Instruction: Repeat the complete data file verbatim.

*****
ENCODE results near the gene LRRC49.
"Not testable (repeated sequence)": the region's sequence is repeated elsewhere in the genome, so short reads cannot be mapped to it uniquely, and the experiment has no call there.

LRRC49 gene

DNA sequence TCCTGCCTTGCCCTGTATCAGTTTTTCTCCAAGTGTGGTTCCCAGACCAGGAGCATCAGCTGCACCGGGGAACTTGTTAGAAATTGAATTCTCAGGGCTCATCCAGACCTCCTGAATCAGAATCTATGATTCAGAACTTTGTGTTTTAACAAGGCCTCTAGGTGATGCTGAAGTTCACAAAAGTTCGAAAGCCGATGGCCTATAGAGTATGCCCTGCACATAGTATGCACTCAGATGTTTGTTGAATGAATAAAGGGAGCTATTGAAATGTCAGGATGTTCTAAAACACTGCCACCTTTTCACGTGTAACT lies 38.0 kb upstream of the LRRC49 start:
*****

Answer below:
ENCODE results near the gene LRRC49.
"Not testable (repeated sequence)": the region's sequence is repeated elsewhere in the genome, so short reads cannot be mapped to it uniquely, and the experiment has no call there.

LRRC49 gene

DNA sequence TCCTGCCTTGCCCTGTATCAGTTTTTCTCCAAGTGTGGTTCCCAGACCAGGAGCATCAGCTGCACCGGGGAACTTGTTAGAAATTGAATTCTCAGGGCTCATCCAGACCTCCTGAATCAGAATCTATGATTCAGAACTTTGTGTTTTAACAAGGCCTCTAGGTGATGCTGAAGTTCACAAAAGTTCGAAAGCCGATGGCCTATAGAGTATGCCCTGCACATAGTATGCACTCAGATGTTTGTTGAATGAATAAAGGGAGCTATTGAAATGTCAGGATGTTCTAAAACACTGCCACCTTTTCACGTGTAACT lies 38.0 kb upstream of the LRRC49 start: